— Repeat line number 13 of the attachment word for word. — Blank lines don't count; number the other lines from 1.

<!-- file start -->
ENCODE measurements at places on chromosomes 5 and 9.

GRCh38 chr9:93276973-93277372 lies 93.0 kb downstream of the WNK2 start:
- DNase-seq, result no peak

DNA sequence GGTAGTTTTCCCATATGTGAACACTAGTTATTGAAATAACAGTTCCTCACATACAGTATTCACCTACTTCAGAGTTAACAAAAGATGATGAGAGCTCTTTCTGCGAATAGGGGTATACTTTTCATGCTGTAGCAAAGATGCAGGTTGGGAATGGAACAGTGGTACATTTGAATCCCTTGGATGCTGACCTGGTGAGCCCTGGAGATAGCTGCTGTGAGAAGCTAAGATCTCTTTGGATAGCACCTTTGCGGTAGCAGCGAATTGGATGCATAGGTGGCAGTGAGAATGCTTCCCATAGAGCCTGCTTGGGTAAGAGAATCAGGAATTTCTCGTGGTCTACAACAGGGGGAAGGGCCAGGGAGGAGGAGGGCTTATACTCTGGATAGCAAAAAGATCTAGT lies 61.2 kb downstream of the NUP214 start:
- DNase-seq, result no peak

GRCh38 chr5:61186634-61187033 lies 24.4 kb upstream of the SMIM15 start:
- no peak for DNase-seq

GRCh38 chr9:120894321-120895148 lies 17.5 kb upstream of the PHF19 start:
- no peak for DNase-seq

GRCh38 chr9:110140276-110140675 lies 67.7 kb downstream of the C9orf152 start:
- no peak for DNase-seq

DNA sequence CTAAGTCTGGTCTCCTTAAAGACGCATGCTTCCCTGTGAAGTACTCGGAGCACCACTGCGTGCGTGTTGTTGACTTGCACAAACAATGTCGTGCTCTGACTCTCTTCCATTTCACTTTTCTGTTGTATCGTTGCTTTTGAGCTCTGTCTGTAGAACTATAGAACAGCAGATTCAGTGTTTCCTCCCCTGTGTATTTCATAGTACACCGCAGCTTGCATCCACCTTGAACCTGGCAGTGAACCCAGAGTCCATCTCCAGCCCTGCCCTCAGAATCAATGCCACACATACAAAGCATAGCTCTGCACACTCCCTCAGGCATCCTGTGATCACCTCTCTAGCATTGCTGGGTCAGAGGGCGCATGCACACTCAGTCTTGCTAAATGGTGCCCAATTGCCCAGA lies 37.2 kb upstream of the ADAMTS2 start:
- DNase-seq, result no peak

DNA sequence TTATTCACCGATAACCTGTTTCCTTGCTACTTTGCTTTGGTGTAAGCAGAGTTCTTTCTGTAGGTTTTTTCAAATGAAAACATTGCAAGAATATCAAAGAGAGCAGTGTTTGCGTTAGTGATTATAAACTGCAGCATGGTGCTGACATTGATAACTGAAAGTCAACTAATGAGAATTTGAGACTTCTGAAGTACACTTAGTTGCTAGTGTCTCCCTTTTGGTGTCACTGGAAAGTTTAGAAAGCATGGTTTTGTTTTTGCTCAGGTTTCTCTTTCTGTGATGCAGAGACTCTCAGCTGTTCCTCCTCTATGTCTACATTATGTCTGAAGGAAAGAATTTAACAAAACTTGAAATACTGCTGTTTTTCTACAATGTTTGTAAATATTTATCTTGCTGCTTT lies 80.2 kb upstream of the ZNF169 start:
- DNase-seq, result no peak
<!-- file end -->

- DNase-seq, result no peak